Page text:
Well basicly to calculate a x component of a force vector you use:

Fx = Fxcosß

Note that:

x in Fx is subscript

x in Fxcosß stands for multiplication

ß is angle between positive part of the x axis and the direction of the vector (measuring counterclockwise).

For y component you use:

Fy = Fxsinß

When you have multiple force vectors you use:

Fx = F1xcosß1 + F2xcosß2+ F3xcosß3 + ... + Fnxcosßn

Fy = F1xsinß1 + F2xsinß2 + F3xsinß3 + ... + Fnxsinßn

These two formulas are great because you don't need to change + and -, sin and cos are going to tell you whether it's + or -.

For example:

You have two forces:

F1 = 10 N ß1=30°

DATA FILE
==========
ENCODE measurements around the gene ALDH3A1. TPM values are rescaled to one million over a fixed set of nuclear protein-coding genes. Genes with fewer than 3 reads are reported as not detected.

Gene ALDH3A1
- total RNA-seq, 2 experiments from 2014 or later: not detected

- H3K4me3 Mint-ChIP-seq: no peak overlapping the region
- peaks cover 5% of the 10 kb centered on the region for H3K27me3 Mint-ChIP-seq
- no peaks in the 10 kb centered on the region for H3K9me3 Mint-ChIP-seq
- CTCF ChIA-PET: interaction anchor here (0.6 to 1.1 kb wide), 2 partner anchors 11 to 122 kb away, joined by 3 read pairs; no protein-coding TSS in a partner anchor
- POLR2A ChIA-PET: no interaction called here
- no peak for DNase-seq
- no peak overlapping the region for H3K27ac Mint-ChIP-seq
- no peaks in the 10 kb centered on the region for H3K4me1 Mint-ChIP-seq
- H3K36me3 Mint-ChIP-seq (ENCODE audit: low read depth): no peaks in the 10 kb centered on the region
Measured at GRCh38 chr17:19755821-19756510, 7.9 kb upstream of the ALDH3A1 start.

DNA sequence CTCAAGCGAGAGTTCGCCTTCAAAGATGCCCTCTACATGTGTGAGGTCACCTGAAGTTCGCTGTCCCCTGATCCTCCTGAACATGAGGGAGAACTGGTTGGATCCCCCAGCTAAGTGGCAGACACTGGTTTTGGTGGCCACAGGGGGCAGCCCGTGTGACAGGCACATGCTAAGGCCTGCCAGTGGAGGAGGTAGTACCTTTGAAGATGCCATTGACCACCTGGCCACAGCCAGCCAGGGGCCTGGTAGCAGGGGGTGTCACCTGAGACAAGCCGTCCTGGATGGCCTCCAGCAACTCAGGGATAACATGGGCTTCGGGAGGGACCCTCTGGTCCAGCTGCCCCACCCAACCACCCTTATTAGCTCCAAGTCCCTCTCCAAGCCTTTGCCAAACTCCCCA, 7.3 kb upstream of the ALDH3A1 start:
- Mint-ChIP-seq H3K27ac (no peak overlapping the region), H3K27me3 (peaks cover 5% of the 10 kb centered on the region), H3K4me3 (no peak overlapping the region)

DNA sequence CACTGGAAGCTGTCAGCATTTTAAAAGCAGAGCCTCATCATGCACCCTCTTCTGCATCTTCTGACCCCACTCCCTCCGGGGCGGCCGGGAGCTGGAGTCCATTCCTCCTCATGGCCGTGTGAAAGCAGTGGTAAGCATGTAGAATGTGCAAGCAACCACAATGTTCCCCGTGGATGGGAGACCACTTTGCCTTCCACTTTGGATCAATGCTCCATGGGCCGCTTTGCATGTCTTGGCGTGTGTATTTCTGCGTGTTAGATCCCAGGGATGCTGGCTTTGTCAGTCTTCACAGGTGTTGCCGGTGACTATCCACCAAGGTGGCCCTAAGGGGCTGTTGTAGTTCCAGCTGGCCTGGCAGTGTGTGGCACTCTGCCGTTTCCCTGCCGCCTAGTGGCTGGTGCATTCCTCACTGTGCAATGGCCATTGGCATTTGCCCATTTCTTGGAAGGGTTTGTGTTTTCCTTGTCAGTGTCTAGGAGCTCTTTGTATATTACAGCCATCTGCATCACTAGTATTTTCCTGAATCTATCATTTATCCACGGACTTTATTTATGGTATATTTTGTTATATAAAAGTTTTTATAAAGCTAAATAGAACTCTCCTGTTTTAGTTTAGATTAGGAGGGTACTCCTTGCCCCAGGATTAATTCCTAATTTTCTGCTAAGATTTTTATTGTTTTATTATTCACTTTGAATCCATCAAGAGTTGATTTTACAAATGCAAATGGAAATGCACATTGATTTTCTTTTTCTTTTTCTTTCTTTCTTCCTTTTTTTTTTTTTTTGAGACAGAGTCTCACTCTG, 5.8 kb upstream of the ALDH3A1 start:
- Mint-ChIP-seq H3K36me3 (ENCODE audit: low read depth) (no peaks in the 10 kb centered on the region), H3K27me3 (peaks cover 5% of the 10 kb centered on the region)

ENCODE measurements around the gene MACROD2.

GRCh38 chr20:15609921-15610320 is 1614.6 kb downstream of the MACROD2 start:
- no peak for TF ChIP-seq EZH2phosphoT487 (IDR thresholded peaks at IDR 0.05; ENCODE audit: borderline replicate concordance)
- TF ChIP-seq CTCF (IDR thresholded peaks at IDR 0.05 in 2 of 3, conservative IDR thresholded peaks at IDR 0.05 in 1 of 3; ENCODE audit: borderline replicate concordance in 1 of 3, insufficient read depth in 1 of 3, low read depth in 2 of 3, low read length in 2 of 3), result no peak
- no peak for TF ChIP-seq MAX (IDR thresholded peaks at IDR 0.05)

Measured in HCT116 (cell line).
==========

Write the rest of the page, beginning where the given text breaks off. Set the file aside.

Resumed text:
F2 = 15 N ß2 = 200°

Fx = 10xcos30° + 15xcos200°

Fy = 10xsin30° + 15xsin200°

Fx = 8,66 + (-14,1)

Fy = 5 + (-5,13)

Fx = -5,44 N

Fy = -0,13 N

Since you got both components negative your vector will be in the third quadrant.

To get the intensity (module, scalar whatever you want to call it) of that vector use:

|FR| = square root (Fx^2 + Fy^2)

Note that |FR| has an arrow above F to indicate that it's a vector, R is subscript, | | means module.

|FR| = 5,4416 N

To calculate the direction (angle ßR, resulting angle) you can use:

tg ßR = Fy/Fx

tg ßR = 0,239

ßR = 1,369°

IMPORTANT:

You must add another 180° to get correct angle, since you know your vector is in III. quadrant.

So your vector is:

FR = 5,4416 N

ßR = 181,369°